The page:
This month, Chief Science Officer Beth DuPriest, PhD addresses the difference between lubricants and vaginal moisturizers and how you can help your patients select the right product.
Vaginal moisturizers and lubricants are very similar and can be confusing to both consumers/patients and their healthcare providers. Here are some differences to help with selecting the right product.
First, the function of a personal lubricant is to reduce friction during sexual activity or other kinds of vaginal insertion (dilators, for example). The function of a moisturizer, on the other hand, is to increase hydration of the tissue. Although the basic formulations of these two types of products may be very similar, ingredients are added to enhance either the lubricity – ability to glide – or the moisture-carrying capacity of the product.
Lubricity is often enhanced in a water-based gel by including glycerin and glycols. These molecules have a smooth texture and are chemically safe but are required at high concentrations to achieve the desired effect. This means the final product is hyperosmotic, so that even though it is a water-based gel, it actually dehydrates the vaginal tissue. The World Health Organization recommends finding lubricants that are iso-osmotic to avoid damaging tissue1, which can increase susceptibility to infections2. Such iso-osmotic lubricants often are water-based gels using aloe, hydroxyethylcellulose (HEC) or hypromellose as thickeners, and therefore have very similar composition as a vaginal moisturizer, with the addition of extra ingredients designed to thicken the product. Regardless of the texture (a thick gel vs. a thinner liquid), lubricants must provide a good glide for an extended period of time.
The function of a personal lubricant is to reduce friction during sexual activity or other kinds of vaginal insertion (dilators, for example). The function of a moisturizer is to increase hydration of the tissue.
Lubricity is not a factor for vaginal moisturizers. For these products, the most important characteristic is that it is water-based and iso-osmotic. It may even lean slightly toward being hypo-osmotic, though going too far in that direction will cause vaginal epithelial cells to swell and even burst. Moisturizers contain ingredients that can adhere to many water molecules, such as HEC, hypromellose, and hyaluronic acid. In dry tissues, some of this water will be transferred to the tissue to hydrate the superficial layers, which enables better natural desquamation of epithelial cells, protects against damage, and improves tissue feel by increasing the turgor (plumpness) of tissues.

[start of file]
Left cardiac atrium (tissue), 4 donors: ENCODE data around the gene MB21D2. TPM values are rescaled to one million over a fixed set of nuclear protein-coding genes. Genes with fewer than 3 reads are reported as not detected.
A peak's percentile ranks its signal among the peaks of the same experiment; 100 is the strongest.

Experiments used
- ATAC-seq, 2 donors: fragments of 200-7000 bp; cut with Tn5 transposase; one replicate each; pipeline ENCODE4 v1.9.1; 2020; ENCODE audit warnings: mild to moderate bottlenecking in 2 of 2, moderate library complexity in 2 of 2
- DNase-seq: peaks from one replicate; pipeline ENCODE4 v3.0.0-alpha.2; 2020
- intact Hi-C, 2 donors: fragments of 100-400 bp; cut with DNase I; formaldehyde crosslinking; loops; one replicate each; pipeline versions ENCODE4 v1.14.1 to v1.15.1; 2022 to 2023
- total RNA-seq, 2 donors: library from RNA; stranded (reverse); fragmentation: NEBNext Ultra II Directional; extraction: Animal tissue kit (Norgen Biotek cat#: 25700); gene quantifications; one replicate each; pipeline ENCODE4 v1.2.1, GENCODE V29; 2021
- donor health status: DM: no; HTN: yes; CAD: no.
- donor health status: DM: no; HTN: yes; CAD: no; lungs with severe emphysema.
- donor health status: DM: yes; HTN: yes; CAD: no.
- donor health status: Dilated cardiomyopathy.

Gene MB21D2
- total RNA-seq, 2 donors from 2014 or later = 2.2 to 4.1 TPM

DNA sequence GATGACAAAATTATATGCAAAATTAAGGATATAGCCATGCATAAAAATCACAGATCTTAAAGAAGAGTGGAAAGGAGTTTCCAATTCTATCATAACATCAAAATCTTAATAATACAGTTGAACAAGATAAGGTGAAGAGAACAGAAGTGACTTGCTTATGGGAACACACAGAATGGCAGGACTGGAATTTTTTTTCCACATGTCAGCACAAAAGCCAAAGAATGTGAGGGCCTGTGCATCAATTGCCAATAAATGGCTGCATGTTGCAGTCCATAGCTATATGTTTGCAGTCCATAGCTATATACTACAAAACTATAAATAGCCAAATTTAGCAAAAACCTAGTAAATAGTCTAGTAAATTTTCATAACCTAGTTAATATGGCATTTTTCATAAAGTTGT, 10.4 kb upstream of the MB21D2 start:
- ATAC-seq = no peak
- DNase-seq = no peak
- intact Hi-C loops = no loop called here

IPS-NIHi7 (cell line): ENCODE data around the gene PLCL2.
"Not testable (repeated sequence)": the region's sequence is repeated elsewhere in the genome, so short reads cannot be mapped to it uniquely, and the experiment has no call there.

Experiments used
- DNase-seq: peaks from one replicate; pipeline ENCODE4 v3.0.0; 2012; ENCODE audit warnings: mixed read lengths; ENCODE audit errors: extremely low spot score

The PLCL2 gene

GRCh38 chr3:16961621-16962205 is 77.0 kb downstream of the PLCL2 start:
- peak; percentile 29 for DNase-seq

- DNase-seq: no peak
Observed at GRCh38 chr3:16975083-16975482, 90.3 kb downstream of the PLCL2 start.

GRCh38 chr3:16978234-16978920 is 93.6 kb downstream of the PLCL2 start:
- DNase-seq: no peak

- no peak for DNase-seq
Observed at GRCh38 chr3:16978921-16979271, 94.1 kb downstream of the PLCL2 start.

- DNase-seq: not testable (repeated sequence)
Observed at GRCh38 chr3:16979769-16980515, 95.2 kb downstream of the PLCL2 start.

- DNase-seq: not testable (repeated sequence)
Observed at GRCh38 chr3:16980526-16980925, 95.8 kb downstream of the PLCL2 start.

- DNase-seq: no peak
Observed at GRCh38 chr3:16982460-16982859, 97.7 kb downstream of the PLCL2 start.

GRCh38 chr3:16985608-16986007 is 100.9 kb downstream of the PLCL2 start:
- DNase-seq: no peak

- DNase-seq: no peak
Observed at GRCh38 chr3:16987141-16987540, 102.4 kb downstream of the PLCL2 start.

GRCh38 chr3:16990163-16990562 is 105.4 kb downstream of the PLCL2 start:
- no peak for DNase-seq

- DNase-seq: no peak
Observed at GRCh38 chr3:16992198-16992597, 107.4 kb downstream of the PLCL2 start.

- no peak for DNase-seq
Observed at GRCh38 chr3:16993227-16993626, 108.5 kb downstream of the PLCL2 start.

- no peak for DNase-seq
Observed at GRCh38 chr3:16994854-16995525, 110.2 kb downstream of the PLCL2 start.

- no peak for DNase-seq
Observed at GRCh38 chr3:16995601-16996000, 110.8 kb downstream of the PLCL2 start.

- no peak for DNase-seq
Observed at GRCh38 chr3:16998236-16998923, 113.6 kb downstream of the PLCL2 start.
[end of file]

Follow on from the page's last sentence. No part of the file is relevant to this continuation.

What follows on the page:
What about using an oil-based lubricant or moisturizer? We do not generally recommend oil-based products as a first choice. The use of oils and petroleum jelly intravaginally are associated with increased risk of Candida colonization and BV, respectively3. Oils weaken condoms, and oils from your kitchen may have gone rancid or have microbial contaminants without any obvious signs. And an oil-based product is not able to actually add moisture to tissue – only a water-based product can do that. Oil-based products, including creams, lotions, ointments, balms, etc., are good for skin because they create a barrier to prevent trans-epidermal water loss (TEWL). But TEWL is not a consideration for the vagina at all, and has only a small effect for the vulva. However, there may be a role for oil-based vulvar balms, creams, ointments, etc. because of their ability to stay in place and reduce friction on irritated tissue.
All in all, the characteristics of a good lubricant are similar to the characteristics of a good vaginal moisturizer. In fact, a moisturizer can be used as a lubricant in a pinch. And the FDA regulates vaginal moisturizers as if they were personal lubricants (Class II medical devices) due to their similarity. So it is easy to see why confusion exists. How do you help a patient select the right product? It comes down to what their need is.
For a patient who feels dry only during sex, or needs to aid in vaginal insertion of dilators, pessaries, or other devices, lubricants are the right choice. For patients experiencing dryness, malodor, or other discomfort during daily activities of life, a vaginal moisturizer is appropriate. In fact, a vaginal moisturizer – and a “placebo” gel – were shown to be just as effective as a vaginal estradiol cream at reducing vaginal dryness and pain4, though to achieve full benefit of restoring the vaginal microbiome, estradiol was needed5.
Regardless of the choice, high-quality products will be iso-osmotic, have the right pH (3.5-4.5) and contain lactic acid to support health of the vaginal microbiome.
- World Health Organization. Use and Procurement of Additional Lubricants for Male and Female Condoms: WHO/UNFPA/FHI360 Advisory Note.; 2012:1-8. Accessed May 15, 2023. https://apps.who.int/iris/handle/10665/76580
- Dezzutti CS, Brown ER, Moncla B, et al. Is wetter better? An evaluation of over-the-counter personal lubricants for safety and anti-HIV-1 activity. PloS One. 2012;7(11):e48328. doi:10.1371/journal.pone.0048328
- Brown JM, Hess KL, Brown S, Murphy C, Waldman AL, Hezareh M. Intravaginal practices and risk of bacterial vaginosis and candidiasis infection among a cohort of women in the United States. Obstet Gynecol. 2013;121(4):773-780. doi:10.1097/AOG.0b013e31828786f8
- Mitchell CM, Reed SD, Diem S, et al. Efficacy of Vaginal Estradiol or Vaginal Moisturizer vs Placebo for Treating Postmenopausal Vulvovaginal Symptoms: A Randomized Clinical Trial. JAMA Intern Med. 2018;178(5):681. doi:10.1001/jamainternmed.2018.0116
- Srinivasan S, Hua X, Wu MC, et al. Impact of Topical Interventions on the Vaginal Microbiota and Metabolome in Postmenopausal Women: A Secondary Analysis of a Randomized Clinical Trial. JAMA Netw Open. 2022;5(3):e225032. doi:10.1001/jamanetworkopen.2022.5032